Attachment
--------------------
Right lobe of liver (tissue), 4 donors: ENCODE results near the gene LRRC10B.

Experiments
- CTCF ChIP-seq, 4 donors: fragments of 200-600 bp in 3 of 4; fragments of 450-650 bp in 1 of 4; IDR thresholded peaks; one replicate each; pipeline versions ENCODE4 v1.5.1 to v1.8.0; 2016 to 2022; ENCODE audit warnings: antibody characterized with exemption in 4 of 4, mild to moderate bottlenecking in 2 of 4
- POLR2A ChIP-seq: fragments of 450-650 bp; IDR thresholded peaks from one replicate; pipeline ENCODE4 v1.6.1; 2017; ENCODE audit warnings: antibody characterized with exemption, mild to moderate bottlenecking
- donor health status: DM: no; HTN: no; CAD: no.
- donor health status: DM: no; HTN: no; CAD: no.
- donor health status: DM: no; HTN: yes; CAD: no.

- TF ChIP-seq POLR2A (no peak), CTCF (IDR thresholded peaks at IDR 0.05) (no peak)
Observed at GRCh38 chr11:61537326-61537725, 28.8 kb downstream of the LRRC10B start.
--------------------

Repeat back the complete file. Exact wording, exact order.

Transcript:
Right lobe of liver (tissue), 4 donors: ENCODE results near the gene LRRC10B.

Experiments
- CTCF ChIP-seq, 4 donors: fragments of 200-600 bp in 3 of 4; fragments of 450-650 bp in 1 of 4; IDR thresholded peaks; one replicate each; pipeline versions ENCODE4 v1.5.1 to v1.8.0; 2016 to 2022; ENCODE audit warnings: antibody characterized with exemption in 4 of 4, mild to moderate bottlenecking in 2 of 4
- POLR2A ChIP-seq: fragments of 450-650 bp; IDR thresholded peaks from one replicate; pipeline ENCODE4 v1.6.1; 2017; ENCODE audit warnings: antibody characterized with exemption, mild to moderate bottlenecking
- donor health status: DM: no; HTN: no; CAD: no.
- donor health status: DM: no; HTN: no; CAD: no.
- donor health status: DM: no; HTN: yes; CAD: no.

- TF ChIP-seq POLR2A (no peak), CTCF (IDR thresholded peaks at IDR 0.05) (no peak)
Observed at GRCh38 chr11:61537326-61537725, 28.8 kb downstream of the LRRC10B start.